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The constellation of Cancer is small, dim and really doesn’t resemble a crab (or a lobster for that matter) – but it is one of the twelve constellations of the zodiac. Positioned on the ecliptic plane, Cancer is positioned between Gemini to the west and Leo to the east, Lynx to the north and Canis Minor and Hydra to the south. It consists of five main stars and has 76 Bayer/Flamsteed designated stars.
In mythology, Cancer was part of the Twelve Labors of Hercules. While Hercules was busy fighting the multi-headed monster, Hydra, the goddess Hera, who did not like Hercules, sent the Crab to distract him. Cancer grabbed onto the hero’s toe with its claws, but barely breaking the rhythm of his great battle with Hydra, Hercules crushed the crab with his foot. Hera, grateful for the little crustacean’s heroic but pitiful effort, gave it a place in the sky. The crab did not win, so the gods didn’t give the crab bright stars.
For small telescopes, start off with Alpha Cancri – Acubens. Positioned right on the ecliptic, this white A-type main sequence dwarf with an apparent magnitude of +4.26 can often be occulted by the Moon, but right now keep an eye out for its companion, ? Cancri B, is an eleventh magnitude star located 11 arc seconds away. From studying its light curve during occultation, it is thought that ? Cancri A may itself be a close binary, consisting of two stars with similar brightness and a separation of 0.1 arc seconds.
Now, grab your binoculars and head over to Beta Cancri. Al Tarf is actually the brightest star in Cancer and about 660 times brighter than our Sun. This K-class orange giant star is about 290 light years away from Earth, and if you take a look through a really big telescope you might find out that 29 arc seconds away there’s a 14th magnitude star that joins it. It is so far away – about 65 times the distance of Pluto from the Sun – that their orbital period is at least 76,000 years!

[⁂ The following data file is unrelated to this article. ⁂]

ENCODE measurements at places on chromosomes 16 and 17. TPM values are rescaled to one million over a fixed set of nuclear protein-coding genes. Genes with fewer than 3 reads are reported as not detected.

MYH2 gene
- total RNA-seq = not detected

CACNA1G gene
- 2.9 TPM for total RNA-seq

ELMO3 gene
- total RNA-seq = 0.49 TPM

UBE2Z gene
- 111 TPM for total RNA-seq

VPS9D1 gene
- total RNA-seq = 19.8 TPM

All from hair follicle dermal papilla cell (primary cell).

Now, shift your binoculars north towards Delta Cancri – orange giant star approximately 136 light-years away. Its name is Asellus Australis which in Latin means “southern donkey colt”. If you ever need a laugh during an outreach program, you may simply refer to it as the “southern ass”. A bit further north brings you to Gamma Cancri – a 158 light year distant white A-type subgiant named Asellus Borealis or… you got it… the “northern ass”! What’s so important about these two stars? If you didn’t notice before, look between them. Here is where you will find spectacular open cluster, M44 – also known as the “Beehive Cluster”.
Messier 44 is the nearest open cluster of its type to our Solar System, and it contains a larger star population than most other nearby clusters. Under dark skies the Beehive Cluster looks like a nebulous object to the unaided eye; thus it has been known since ancient times. The classical astronomer Ptolemy called it “the nebulous mass in the heart of Cancer,” and it was among the first objects that Galileo studied with his telescope. The cluster’s age and proper motion coincide with those of the Hyades stellar association, suggesting that both share a similar origin. Both clusters also contain red giants and white dwarfs, which represent later stages of stellar evolution, along with main sequence stars of spectral classes A, F, G, K, and M. So far, eleven white dwarfs have been identified, representing the final evolutionary phase of the cluster’s most massive stars, which originally belonged to spectral type B. Brown dwarfs, however, are extremely rare in this cluster, probably because they have been lost by tidal stripping from the halo.